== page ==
The EU’s signals towards the Western Balkans are fairly mixed: Soon, the bloc will drop all visa requirements for citizens from Macedonia, Montenegro and Serbia. At the same time, however, rapprochement with Croatia and Macedonia is halted following the escalation of bilateral conflicts with their EU member state neighbours Slovenia and Greece. The EU itself seems to stand helpless in the face of these disputes. How could this happen?
These contradictory signs are first and foremost a consequence of the EU’s polity structure. While the Commission acts as a supranational institution, the member states in the Council are bound by their domestic functional logics. Moreover, decisions on enlargement only come about by consent from the latter. Calls for an arbitrating role of the EU in these conflicts therefore miss the point, because the EU became a party to those conflicts, at the latest when Slovenia and Greece used their veto in the Council to boost their bilateral negotiation power.
This is why recent efforts by the French and the Czech presidency, as well as mediation by the Commission failed: The arbitrators are timid because they need to get along with the blocking countries. Key EU players have acknowledged this fact lately. The conflicts are most recently referred to as “bilateral”. Also, the Swedish presidency completely refused to play any mediatory role.
The only alternative to open EU brokering is building up diplomatic pressure by member states. However, this is impeded by the current political climate: Instead of having a strong push factor around like Germany in Eastern enlargement, this time there are several retarding factors impeding EU expansion. These include the current economic downturn and the conclusion of the ratification of the Lisbon treaty, itself a symptom of the unfinished consolidation of big bang enlargement. Hence, for now time is on the side of the brakemen.
The EU’s incapacity to act is accompanied by complex and deadlocked conflict constellations in the countries concerned. Due to sensitive questions of recent statehood, politicians on all sides resort to mobilisation of national sentiment in order to generate legitimacy for a tougher political line.
The name question in Macedonia is potentially disruptive to interethnic relations and thereby to stability in the country. While Slav-Macedonian national feelings are stirred up, the Albanian population becomes further alienated as it sees its most important goal endangered, namely higher living standards through EU accession.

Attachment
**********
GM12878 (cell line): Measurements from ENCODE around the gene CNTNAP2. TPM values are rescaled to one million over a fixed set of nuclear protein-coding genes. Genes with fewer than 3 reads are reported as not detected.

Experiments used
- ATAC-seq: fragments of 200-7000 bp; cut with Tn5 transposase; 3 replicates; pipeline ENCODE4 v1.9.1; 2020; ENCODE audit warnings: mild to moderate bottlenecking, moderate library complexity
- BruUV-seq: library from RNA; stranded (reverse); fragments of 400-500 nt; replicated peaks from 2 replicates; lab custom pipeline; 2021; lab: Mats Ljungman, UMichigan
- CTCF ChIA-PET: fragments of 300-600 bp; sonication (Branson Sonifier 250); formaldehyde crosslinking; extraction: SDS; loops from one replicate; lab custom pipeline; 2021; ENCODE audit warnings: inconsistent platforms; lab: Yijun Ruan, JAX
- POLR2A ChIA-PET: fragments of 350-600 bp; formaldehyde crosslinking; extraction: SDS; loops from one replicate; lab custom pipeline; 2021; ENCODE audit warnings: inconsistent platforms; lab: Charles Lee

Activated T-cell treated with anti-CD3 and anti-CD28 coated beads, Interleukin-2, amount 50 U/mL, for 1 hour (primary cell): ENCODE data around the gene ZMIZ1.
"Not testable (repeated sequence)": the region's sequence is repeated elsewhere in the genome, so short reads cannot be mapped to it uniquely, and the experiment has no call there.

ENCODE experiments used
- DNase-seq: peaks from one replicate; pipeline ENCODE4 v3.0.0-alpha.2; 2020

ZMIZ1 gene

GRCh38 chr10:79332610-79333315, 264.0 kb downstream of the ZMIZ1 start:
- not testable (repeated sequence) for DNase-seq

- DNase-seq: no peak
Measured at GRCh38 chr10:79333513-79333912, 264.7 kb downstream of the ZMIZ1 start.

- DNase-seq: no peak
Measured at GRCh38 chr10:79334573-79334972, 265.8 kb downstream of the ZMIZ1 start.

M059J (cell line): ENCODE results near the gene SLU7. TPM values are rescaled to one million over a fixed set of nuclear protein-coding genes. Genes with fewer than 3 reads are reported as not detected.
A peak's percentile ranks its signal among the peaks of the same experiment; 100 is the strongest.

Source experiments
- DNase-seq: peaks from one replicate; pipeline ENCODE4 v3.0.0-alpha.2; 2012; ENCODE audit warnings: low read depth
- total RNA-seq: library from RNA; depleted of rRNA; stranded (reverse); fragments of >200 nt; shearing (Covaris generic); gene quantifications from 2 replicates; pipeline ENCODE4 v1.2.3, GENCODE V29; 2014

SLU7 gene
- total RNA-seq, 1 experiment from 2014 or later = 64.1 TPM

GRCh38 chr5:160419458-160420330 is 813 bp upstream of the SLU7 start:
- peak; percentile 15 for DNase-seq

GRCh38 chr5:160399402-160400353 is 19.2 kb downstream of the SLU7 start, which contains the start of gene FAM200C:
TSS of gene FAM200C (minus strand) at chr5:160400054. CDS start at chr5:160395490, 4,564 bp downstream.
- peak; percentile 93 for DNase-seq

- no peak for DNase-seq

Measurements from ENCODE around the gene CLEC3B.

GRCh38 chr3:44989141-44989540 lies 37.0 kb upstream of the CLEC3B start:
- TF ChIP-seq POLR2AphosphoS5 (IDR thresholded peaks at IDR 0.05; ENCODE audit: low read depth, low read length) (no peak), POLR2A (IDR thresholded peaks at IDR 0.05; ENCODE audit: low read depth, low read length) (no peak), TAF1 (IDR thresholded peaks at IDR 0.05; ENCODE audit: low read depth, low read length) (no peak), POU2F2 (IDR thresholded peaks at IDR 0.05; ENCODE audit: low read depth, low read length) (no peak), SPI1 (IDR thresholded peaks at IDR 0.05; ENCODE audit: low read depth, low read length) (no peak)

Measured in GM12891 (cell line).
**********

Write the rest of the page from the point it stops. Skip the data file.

In Croatia, contrary to early apprehensions of a national-conservative coup within the ruling HDZ, the party will retain a pro-European orientation. However, reform dynamics are likely to further deteriorate, especially in neuralgic areas as depoliticization of the administration and the judiciary.
Disconnecting the candidate countries from EU solidarity will significantly weaken the disciplining effects of EU conditionality and in the long run reverse progress already made. The EU’s primary interest in Southeast-European enlargement is stabilization of the region. It is somewhat ironic that in the current political climate, no constructive impulses can be expected from within the EU as long as this goal is not under immediate threat.
Only when the crises mentioned above are mastered can there be room again for fresh movement. Until then, EU member states should stick to the values of European solidarity and use diplomatic “massage” to relax hardened positions among all parties. Because of the widespread involvement of public opinion and high-flying emotions, it is of exceptional importance to find creative solutions allowing all sides to save face.
Political leaders in candidate countries should not lose focus on EU accession as being of long-term benefit to their countries. However, it will take time to dispel the emotionalized atmospheres and to generate a more constructive climate.
Nevertheless, this episode will tear long lasting wounds into the relations of the countries involved. The two Western Balkan accession candidates will become EU members sooner or later. Countries now ruthlessly trying to push through their national interest should not forget that they will have to deal with their adversaries at eye level – if not today, then tomorrow.
Tomislav Maršić is a researcher in the Division EU Integration at the German Institute for International and Security Affairs (SWP) in Berlin and currently visiting fellow at St. Antony's College, Oxford University. He has previously worked at the Ministry for European Integration and Foreign Affairs in Zagreb.
Previous Balkan Week articles on Atlantic Community:
- Balkan Week: Could Current Conflicts Spark a New Balkan War?
- Balkan Week: Daniel Korski: Solving Europe's Bosnia Crisis
- Balkan Week Elizabeth Pond: Kosovo: Balkan Success Story and Future EU member?
Tomorrow: Wolfgang Stock: How Will Europe Protect Itself against the Nationalist Virus?